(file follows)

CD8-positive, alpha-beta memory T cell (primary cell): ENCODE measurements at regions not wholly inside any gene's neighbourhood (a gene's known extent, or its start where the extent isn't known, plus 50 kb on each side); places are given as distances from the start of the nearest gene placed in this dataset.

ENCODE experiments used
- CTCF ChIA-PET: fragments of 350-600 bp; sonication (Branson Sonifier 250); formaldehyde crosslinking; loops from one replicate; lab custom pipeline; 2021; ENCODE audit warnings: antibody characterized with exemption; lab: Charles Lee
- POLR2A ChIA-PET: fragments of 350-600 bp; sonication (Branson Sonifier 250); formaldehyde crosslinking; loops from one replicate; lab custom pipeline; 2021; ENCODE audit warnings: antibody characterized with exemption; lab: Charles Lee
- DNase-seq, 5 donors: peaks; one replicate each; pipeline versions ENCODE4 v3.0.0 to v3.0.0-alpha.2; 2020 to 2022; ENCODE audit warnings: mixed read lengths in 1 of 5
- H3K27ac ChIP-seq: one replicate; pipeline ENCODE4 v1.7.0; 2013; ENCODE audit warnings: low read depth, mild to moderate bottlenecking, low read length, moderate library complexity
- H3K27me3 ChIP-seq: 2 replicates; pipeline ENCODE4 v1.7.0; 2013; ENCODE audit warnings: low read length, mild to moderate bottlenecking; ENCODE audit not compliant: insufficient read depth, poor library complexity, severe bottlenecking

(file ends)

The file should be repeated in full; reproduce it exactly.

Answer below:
CD8-positive, alpha-beta memory T cell (primary cell): ENCODE measurements at regions not wholly inside any gene's neighbourhood (a gene's known extent, or its start where the extent isn't known, plus 50 kb on each side); places are given as distances from the start of the nearest gene placed in this dataset.

ENCODE experiments used
- CTCF ChIA-PET: fragments of 350-600 bp; sonication (Branson Sonifier 250); formaldehyde crosslinking; loops from one replicate; lab custom pipeline; 2021; ENCODE audit warnings: antibody characterized with exemption; lab: Charles Lee
- POLR2A ChIA-PET: fragments of 350-600 bp; sonication (Branson Sonifier 250); formaldehyde crosslinking; loops from one replicate; lab custom pipeline; 2021; ENCODE audit warnings: antibody characterized with exemption; lab: Charles Lee
- DNase-seq, 5 donors: peaks; one replicate each; pipeline versions ENCODE4 v3.0.0 to v3.0.0-alpha.2; 2020 to 2022; ENCODE audit warnings: mixed read lengths in 1 of 5
- H3K27ac ChIP-seq: one replicate; pipeline ENCODE4 v1.7.0; 2013; ENCODE audit warnings: low read depth, mild to moderate bottlenecking, low read length, moderate library complexity
- H3K27me3 ChIP-seq: 2 replicates; pipeline ENCODE4 v1.7.0; 2013; ENCODE audit warnings: low read length, mild to moderate bottlenecking; ENCODE audit not compliant: insufficient read depth, poor library complexity, severe bottlenecking